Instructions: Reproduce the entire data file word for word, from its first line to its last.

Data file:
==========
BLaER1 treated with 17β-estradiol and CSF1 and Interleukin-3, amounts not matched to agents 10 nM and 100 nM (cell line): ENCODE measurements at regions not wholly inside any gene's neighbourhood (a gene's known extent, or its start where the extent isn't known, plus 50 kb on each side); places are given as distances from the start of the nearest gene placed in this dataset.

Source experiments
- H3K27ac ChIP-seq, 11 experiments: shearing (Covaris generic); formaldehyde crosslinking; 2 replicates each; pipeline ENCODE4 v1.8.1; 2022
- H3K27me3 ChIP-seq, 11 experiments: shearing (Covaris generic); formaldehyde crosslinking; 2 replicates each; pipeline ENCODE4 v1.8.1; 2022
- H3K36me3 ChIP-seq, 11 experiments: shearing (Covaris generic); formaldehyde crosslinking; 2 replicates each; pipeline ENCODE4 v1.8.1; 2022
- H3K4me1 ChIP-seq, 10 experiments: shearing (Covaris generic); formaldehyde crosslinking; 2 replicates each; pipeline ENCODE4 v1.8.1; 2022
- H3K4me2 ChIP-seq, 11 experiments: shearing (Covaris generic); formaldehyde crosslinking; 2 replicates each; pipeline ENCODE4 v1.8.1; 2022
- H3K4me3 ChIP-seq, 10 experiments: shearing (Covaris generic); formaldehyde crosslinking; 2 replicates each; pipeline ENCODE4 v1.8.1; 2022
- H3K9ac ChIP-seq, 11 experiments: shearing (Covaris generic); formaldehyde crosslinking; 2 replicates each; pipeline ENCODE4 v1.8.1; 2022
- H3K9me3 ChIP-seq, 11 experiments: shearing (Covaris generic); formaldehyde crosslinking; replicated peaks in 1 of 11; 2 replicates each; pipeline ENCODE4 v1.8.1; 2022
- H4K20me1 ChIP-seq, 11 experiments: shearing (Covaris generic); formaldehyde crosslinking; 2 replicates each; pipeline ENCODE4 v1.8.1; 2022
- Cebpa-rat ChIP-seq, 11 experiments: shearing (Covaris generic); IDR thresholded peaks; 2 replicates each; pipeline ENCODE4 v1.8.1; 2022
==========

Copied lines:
BLaER1 treated with 17β-estradiol and CSF1 and Interleukin-3, amounts not matched to agents 10 nM and 100 nM (cell line): ENCODE measurements at regions not wholly inside any gene's neighbourhood (a gene's known extent, or its start where the extent isn't known, plus 50 kb on each side); places are given as distances from the start of the nearest gene placed in this dataset.

Source experiments
- H3K27ac ChIP-seq, 11 experiments: shearing (Covaris generic); formaldehyde crosslinking; 2 replicates each; pipeline ENCODE4 v1.8.1; 2022
- H3K27me3 ChIP-seq, 11 experiments: shearing (Covaris generic); formaldehyde crosslinking; 2 replicates each; pipeline ENCODE4 v1.8.1; 2022
- H3K36me3 ChIP-seq, 11 experiments: shearing (Covaris generic); formaldehyde crosslinking; 2 replicates each; pipeline ENCODE4 v1.8.1; 2022
- H3K4me1 ChIP-seq, 10 experiments: shearing (Covaris generic); formaldehyde crosslinking; 2 replicates each; pipeline ENCODE4 v1.8.1; 2022
- H3K4me2 ChIP-seq, 11 experiments: shearing (Covaris generic); formaldehyde crosslinking; 2 replicates each; pipeline ENCODE4 v1.8.1; 2022
- H3K4me3 ChIP-seq, 10 experiments: shearing (Covaris generic); formaldehyde crosslinking; 2 replicates each; pipeline ENCODE4 v1.8.1; 2022
- H3K9ac ChIP-seq, 11 experiments: shearing (Covaris generic); formaldehyde crosslinking; 2 replicates each; pipeline ENCODE4 v1.8.1; 2022
- H3K9me3 ChIP-seq, 11 experiments: shearing (Covaris generic); formaldehyde crosslinking; replicated peaks in 1 of 11; 2 replicates each; pipeline ENCODE4 v1.8.1; 2022
- H4K20me1 ChIP-seq, 11 experiments: shearing (Covaris generic); formaldehyde crosslinking; 2 replicates each; pipeline ENCODE4 v1.8.1; 2022
- Cebpa-rat ChIP-seq, 11 experiments: shearing (Covaris generic); IDR thresholded peaks; 2 replicates each; pipeline ENCODE4 v1.8.1; 2022